At a client we have a networked disk with millions of files. I was trying to list the first few files to see what's going on.

ls -l | head takes ages, but here is a Perl one-liner to make it work:

perl -E 'opendir(my $dh, "/huge_dir"); my $c = 0; while (my $d = readdir($dh)) { say $d; exit if ++$c > 3 }'

In a different layout that could be put in a file

use feature 'say';
opendir(my $dh, "/huge_dir");
my $c = 0;
while (my $d = readdir($dh)) {
    say $d;
    exit if ++$c > 3


perl -E tells perl that the next string is a piece of perl code that should executed. (as opposed to being a filename) This is what let's us write one-liners in Perl. Using the capital letter -E turns on the feature say among other things.

opendir(my $dh, "/huge_dir"); opens a directory and assigns the directory handle to the new variable called $dh that was declared on the spot with my

my $c = 0; declares a variable called $c and assign 0. We'll use this for counting the entries.

while (my $d = readdir($dh)) a while loop that for each iteration will read one entry from the directory and assign it to the newly declared variable $d. We declare this variable inside the loop to make it scoped to the loop.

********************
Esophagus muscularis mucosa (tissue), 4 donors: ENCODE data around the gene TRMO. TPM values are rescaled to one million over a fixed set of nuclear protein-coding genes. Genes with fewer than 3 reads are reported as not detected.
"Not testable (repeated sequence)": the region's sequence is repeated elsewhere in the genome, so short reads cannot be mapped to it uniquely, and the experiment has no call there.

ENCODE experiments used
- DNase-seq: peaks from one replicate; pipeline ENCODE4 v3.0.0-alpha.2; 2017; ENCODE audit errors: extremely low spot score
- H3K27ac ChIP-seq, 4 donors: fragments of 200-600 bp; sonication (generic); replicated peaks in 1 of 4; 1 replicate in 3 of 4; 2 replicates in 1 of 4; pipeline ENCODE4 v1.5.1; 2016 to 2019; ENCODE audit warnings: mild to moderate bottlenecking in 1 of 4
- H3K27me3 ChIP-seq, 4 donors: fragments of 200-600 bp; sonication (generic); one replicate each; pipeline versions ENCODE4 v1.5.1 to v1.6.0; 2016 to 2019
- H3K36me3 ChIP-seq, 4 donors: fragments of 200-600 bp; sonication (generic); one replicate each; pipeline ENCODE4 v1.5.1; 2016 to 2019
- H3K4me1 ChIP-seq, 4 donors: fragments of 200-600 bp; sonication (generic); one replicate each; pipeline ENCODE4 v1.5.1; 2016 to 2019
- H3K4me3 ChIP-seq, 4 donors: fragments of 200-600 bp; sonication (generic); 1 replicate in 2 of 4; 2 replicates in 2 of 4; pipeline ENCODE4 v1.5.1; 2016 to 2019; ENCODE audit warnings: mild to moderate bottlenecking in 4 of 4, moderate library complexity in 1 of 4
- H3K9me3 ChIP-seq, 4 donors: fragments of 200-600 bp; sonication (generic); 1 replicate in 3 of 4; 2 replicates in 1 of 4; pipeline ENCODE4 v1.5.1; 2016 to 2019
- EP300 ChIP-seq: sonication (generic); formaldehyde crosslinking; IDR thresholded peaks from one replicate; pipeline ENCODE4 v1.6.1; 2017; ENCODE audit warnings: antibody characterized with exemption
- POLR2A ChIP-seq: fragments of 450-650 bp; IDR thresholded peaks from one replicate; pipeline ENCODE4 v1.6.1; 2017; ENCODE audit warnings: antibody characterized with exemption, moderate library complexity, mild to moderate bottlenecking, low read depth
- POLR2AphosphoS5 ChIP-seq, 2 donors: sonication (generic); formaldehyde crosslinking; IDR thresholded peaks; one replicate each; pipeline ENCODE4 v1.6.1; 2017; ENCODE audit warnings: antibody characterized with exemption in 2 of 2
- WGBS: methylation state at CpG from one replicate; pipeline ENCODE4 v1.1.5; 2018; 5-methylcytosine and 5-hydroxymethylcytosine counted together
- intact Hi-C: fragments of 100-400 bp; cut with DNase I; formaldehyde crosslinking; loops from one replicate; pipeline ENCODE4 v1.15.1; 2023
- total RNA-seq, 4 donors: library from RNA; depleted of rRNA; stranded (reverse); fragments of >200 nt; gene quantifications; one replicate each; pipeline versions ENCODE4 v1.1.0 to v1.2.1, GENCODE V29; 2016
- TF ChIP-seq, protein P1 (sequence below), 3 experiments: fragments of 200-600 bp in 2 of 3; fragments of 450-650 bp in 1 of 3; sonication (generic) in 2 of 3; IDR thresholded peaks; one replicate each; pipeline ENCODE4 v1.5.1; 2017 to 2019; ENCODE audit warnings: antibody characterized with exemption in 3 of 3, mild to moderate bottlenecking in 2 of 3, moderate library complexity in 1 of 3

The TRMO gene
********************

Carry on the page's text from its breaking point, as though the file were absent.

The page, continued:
{ say $d; exit if ++$c > 3 } the block of the while loop. First statement prints the value of $d followed by a newline. Then we have a conditional statement in what is called statement modifier where the statement comes before the condition. We first increment the counter and then check if it is greater than 3 and if it is then we call exit.

I was even a bit overdoing with declarations. If we are not using strict we don't need to declare variables. If a variable does not even have value but is incremented using ++ it will behave as if there was a 0 in it. So we don't need to initialize $c.

perl -E 'opendir($dh, "/huge_dir"); while ($d = readdir($dh)) { say $d; exit if ++$c > 3}'

And I don't need that $d variable either. Instead of that I can use the invisible $_:

perl -E 'opendir($dh, "/huge_dir"); while (readdir($dh)) { say; exit if ++$c > 3}'

Improvement with for loop

Aristotle Pagaltzis posted an improved version as a comment on my post.

This one does not need a named counter variable as we are using a for loop with the invisibele $_ and we don't need a variable for the filename as we are printing out right away.

perl -Mautodie -E 'opendir DH, "/huge_dir"; for ( 1 .. 3 ) { say readdir DH // last }'